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HR Strategy Advice for People Leaders in 2024

The events of the past two years have shown the importance of Human Resources in modern workplaces in an exceptional way. HR professionals are finally receiving more recognition for their critical contributions to businesses, especially in adapting to global changes on a sometimes week-to-week basis.

Businesses understand more clearly just how much rides on the work of people leaders.

This year, HR teams will continue to face new challenges while supporting teams who are stretched thin and adapting to changing regulations. That said, there are plenty of reasons to be optimistic. HR professionals are more ingrained in decision-making and can drive positive change in their teams. New technology is empowering people leaders to automate processes so they can focus on people. And workers are ready to choose companies that truly value them.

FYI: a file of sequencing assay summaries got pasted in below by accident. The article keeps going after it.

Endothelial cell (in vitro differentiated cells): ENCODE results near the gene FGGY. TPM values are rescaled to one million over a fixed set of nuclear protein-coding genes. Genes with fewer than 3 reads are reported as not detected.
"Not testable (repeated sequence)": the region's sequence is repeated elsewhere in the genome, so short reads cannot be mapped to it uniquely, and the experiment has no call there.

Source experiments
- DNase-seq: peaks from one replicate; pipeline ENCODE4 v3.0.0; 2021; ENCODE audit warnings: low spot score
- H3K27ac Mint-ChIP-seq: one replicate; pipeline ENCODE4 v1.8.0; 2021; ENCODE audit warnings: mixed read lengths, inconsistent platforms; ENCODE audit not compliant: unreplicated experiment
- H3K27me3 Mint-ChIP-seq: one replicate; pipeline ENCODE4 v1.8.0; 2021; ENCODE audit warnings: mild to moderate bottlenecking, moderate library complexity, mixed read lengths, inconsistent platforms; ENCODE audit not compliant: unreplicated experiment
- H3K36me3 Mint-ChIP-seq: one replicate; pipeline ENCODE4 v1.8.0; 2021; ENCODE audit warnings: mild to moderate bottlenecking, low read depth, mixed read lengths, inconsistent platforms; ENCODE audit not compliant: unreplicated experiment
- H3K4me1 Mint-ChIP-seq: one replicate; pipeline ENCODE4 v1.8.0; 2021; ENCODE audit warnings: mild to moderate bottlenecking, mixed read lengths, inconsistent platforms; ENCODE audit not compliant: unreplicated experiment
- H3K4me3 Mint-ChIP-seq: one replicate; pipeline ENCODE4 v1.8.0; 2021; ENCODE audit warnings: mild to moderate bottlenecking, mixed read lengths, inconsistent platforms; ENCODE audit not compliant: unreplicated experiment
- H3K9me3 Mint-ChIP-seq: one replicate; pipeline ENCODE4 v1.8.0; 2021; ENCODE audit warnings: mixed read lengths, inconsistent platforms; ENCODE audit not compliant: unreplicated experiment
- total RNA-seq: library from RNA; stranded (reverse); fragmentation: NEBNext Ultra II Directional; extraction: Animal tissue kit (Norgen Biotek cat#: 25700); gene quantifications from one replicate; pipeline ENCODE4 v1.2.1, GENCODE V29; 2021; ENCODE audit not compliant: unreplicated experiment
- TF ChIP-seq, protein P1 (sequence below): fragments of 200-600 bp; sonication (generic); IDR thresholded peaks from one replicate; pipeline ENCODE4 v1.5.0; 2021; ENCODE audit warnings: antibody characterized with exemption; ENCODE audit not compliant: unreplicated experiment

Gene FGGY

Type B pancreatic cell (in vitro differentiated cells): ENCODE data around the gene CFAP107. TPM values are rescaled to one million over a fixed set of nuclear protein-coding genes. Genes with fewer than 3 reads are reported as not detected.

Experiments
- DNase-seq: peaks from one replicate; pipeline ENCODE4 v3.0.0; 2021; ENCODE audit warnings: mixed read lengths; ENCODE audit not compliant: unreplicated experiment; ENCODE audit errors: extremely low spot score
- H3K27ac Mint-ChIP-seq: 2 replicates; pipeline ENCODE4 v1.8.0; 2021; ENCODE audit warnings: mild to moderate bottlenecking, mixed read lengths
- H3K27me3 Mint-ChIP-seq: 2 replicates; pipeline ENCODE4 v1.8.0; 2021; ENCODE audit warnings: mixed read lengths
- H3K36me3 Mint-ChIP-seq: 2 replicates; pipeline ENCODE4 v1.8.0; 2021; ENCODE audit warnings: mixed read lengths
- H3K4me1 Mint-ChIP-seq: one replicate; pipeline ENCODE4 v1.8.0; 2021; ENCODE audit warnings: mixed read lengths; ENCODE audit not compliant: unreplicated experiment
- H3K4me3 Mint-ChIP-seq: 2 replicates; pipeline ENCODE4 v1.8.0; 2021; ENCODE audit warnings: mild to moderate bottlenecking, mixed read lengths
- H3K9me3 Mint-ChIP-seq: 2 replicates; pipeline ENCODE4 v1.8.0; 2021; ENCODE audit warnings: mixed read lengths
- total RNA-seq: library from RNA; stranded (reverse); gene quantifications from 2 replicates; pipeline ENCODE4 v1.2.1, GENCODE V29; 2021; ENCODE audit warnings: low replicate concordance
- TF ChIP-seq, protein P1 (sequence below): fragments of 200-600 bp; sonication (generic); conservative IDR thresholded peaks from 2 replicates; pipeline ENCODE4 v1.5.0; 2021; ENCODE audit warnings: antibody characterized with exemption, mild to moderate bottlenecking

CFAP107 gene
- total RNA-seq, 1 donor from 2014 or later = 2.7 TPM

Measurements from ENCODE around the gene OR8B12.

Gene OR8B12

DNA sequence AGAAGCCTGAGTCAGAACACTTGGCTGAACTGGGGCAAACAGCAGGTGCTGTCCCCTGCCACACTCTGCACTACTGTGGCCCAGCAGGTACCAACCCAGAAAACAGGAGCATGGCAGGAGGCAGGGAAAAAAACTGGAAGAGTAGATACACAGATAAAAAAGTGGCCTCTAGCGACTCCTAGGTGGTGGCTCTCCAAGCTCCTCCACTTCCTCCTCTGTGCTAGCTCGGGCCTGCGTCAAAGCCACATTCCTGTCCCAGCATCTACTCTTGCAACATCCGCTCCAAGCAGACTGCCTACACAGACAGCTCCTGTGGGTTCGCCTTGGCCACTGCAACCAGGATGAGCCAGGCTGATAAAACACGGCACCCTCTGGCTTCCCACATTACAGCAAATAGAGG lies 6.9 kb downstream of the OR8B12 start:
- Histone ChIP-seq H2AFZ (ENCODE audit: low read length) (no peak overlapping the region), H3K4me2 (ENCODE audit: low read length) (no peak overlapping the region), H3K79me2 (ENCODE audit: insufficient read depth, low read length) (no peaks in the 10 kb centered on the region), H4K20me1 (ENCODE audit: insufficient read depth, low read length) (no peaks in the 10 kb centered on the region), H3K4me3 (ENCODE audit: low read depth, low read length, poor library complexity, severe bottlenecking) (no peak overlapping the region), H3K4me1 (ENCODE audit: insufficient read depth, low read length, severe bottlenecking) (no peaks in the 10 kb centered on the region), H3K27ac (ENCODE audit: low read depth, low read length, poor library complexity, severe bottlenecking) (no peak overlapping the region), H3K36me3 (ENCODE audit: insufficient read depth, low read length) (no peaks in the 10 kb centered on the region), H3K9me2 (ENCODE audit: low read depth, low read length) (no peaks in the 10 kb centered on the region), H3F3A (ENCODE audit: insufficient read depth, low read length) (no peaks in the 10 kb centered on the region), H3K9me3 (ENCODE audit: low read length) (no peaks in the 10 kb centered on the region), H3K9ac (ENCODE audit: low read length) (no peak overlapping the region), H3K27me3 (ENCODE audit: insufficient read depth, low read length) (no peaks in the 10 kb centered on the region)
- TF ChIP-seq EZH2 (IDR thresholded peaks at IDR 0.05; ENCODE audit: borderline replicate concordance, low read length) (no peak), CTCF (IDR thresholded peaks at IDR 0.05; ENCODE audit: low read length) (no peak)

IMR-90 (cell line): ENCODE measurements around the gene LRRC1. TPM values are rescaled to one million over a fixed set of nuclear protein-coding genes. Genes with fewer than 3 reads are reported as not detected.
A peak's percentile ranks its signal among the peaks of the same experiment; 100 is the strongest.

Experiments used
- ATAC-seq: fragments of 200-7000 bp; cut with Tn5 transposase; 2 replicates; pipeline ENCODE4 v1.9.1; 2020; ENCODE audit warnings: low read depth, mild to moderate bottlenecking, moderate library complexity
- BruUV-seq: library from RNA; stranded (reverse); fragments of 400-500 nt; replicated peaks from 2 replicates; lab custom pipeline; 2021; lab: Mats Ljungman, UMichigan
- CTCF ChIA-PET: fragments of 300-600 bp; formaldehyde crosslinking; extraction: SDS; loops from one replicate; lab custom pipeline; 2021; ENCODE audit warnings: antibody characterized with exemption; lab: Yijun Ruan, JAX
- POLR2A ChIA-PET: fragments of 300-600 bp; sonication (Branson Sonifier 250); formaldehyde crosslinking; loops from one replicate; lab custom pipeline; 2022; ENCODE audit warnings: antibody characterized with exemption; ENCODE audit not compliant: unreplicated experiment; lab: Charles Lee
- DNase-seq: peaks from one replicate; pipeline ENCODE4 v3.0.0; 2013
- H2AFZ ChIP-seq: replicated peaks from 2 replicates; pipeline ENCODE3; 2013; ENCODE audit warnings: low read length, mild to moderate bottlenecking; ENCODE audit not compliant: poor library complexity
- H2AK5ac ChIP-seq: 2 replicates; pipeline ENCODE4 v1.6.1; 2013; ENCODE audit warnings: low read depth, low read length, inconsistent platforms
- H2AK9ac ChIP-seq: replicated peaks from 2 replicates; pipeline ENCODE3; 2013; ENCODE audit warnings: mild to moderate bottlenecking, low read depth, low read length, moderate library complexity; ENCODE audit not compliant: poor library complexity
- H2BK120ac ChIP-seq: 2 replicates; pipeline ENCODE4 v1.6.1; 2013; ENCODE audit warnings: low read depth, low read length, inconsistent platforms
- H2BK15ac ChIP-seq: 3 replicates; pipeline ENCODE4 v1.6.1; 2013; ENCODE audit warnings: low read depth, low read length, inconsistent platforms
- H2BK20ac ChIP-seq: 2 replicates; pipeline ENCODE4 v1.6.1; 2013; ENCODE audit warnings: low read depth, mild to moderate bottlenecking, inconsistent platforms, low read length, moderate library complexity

So how can HR teams not just survive, but thrive this year? We've gathered some of the best HR strategy advice from top people leaders!

Be Intentional About Your Own Well-Being

I understand better after the last two years how intentional I’ve become about my own well-being and mindset.  Designing my day and focus with morning walks and nightly reflections have become as ingrained as logging into Zoom. There is an absolute connection between how I care for myself and how I care for others. – Linda Rad, Principal at Envision Leadership Consulting

You can't pour from an empty vessel.

HR teams need to prioritize their own well-being, or they'll never be able to help their teams succeed. This year, find ways to recharge regularly, and examine your company culture to see if it encourages working sustainably. Re-examine your own boundaries between work and personal life, and ask yourself what you need to operate at your optimal level.

How are you supporting yourself, and how does that model behavior to your own team?